Monday, 2 November 2015

PERL TUTORIAL PART 4 - Working with files


     The basics of handling files are simple, just associate a filehandle with an external file and then use a variety of operators and functions within Perl to read and update the data stored within the data stream associated with the filehandle. The filehandle is the name for an I/O connection between the Perl process and the outside world.
     A filehandle is a named internal Perl structure that associates a physical file with a name. The mode of operation must be specified for the filehandle is opened.
     Three basic file handles are - STDIN, STDOUT, and STDERR which represent standard input, standard output and standard error devices respectively. Apart from these, any number of filehandles can be added in the code.
The different file operations are:
1) Opening a file
2) Closing the file
3) File Reading
4) File Writing
5) File tests

1) Opening a file

The syntax for opening a file is as follows:
or simply
where mode specifies the type of file access.
< or r
Read Only Access
> or w
Creates, Writes, and Truncates
>> or a
Writes, Appends, and Creates
+< or r+
Reads and Writes
+> or w+
Reads, Writes, Creates, and Truncates
+>> or a+
Reads, Writes, Appends, and Creates
Most commonly used are <, >, >>.
It is a good practice to use capital letters for filehandles. And for safe operation, it is always recommended to use the DIE(....) function for file open which will terminate the program when it fails to open the file.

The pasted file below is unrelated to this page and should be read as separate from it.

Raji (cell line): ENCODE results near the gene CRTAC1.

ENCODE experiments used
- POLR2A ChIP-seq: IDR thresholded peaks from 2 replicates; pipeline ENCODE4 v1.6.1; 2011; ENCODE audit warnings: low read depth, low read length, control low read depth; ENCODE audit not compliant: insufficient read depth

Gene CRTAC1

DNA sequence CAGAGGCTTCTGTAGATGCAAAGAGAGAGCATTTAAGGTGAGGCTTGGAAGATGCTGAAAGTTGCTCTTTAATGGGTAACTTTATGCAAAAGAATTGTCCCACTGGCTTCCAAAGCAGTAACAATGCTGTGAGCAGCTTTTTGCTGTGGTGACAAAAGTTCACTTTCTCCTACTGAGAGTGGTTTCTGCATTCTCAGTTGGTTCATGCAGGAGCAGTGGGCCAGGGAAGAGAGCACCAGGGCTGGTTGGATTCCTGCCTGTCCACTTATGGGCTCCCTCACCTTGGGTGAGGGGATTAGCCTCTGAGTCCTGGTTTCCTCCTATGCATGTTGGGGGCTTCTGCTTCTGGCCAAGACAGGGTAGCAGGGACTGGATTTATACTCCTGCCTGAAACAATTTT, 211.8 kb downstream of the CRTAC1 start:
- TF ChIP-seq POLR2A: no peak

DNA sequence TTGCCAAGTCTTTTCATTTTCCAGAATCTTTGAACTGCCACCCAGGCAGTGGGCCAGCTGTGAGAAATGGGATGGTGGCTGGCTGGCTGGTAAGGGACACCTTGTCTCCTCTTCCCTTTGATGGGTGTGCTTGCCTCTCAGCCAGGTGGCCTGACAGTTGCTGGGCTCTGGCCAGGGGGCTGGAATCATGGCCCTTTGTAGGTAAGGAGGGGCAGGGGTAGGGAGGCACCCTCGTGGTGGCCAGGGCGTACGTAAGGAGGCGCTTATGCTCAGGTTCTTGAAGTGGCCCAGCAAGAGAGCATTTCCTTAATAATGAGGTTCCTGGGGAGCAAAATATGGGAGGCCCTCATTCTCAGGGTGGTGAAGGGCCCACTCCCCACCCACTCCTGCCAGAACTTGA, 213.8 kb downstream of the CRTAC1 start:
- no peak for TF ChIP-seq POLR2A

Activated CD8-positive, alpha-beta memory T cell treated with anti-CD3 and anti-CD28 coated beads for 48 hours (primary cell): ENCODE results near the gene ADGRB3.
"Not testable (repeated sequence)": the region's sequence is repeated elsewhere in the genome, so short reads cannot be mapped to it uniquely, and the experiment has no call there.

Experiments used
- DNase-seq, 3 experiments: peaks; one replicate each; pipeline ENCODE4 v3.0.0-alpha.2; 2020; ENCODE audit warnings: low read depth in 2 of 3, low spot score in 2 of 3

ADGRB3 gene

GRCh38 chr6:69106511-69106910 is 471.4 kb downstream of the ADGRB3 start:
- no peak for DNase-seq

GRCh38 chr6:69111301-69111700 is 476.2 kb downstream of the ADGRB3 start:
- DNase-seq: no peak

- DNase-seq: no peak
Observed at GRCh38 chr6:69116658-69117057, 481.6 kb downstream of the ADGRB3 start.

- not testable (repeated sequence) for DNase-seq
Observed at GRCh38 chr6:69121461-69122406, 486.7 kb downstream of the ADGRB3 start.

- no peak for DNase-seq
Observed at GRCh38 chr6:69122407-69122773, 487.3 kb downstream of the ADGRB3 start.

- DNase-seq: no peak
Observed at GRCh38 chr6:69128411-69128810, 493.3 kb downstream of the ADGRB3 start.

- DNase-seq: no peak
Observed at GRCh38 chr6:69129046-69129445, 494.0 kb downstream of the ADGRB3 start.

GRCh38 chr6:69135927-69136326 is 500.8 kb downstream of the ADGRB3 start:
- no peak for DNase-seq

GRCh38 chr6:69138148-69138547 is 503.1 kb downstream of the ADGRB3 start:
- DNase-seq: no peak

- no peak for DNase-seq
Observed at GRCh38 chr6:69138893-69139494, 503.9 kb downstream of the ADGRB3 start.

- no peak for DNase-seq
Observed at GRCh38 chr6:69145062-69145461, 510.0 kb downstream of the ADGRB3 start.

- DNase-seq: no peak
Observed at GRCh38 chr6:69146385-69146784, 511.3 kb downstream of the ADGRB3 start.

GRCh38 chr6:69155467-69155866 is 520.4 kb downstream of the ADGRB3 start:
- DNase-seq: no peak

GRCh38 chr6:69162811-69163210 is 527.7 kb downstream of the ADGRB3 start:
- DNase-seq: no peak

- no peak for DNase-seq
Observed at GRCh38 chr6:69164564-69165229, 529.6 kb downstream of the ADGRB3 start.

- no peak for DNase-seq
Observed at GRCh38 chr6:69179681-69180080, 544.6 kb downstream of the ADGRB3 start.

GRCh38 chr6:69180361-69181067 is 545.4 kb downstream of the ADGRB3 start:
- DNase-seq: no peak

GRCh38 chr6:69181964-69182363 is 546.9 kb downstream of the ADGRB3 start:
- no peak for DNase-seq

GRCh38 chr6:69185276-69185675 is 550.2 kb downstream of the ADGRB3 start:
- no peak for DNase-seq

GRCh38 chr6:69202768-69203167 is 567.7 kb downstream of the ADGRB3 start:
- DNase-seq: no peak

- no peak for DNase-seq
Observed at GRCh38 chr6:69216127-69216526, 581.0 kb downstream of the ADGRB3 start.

open(FILEHANDLE,"mode","file_name") or die "Unable to open the file(file_name)";

open(FH1R,"<","file1.txt") or die "Unable to open the file(file1.txt) in read mode!";
open(FH2W,">file2.txt") || die "Unable to open the file(file2.txt) to write!";
open(LOG,">>",$logfilename) || die "Unable to open the file(log.txt) in append mode!!!";

2) Closing the file

To close a file simply call the CLOSE(...) function with the filehandle as input. All the filehanldes are automatically closed when the Perl program terminates. The syntax is

3) Reading from a file

To read the contents from the file, <> operator is used, just like STDIN.
$line_1=<FH1R>; #reads only one line
@lines=<FH1R>; #reads the entire file, & places in the array

4) Writing to a file

Writing data to a file is simply like printing to STDOUT, except the filehandle is used between the print keyword & data.
print FH2W "Hello!! This is 1st line...\n";

5) File testing

File tests are performed on file handles to determine the file properties. For example –e FileHandle returns true if the file pointed by FileHandle exists in the system. The below table shows the different file test that can be performed in Perl. Note that the CAPITAL and small letter tests produces different results.
File or directory is readable
File or directory is writable
File or directory is executable
File or directory is owned by user
File or directory is readable by real user, not effective user
(differs from -r for setuid programs)
File or directory is writable by real user, not effective user
(differs from -w for setuid programs)
File or directory is executable by real user, not effective user
(differs from -x for setuid programs)
File or directory is owned by real user, not effective user
(differs from -o for setuid programs)
File or directory exists
File exists and has zero size (directories are never empty)
File or directory exists and has nonzero size (the value is the size in bytes)
Entry is a plain file
Entry is a directory
Entry is a socket
Entry is a named pipe (a "fifo")
isatty() on the filehandle is true
File is "text"
File is "binary"
Entry is a character-special file
Modification age in days
Access age in days
Inode -modification age in days

if (-e FH1)
print "File FH1 exists\n";
if (-T FH1)
print "File FH1 exists & is a Text file\n";
$size= -s FH1;
print "File size is $size bytes...\n";
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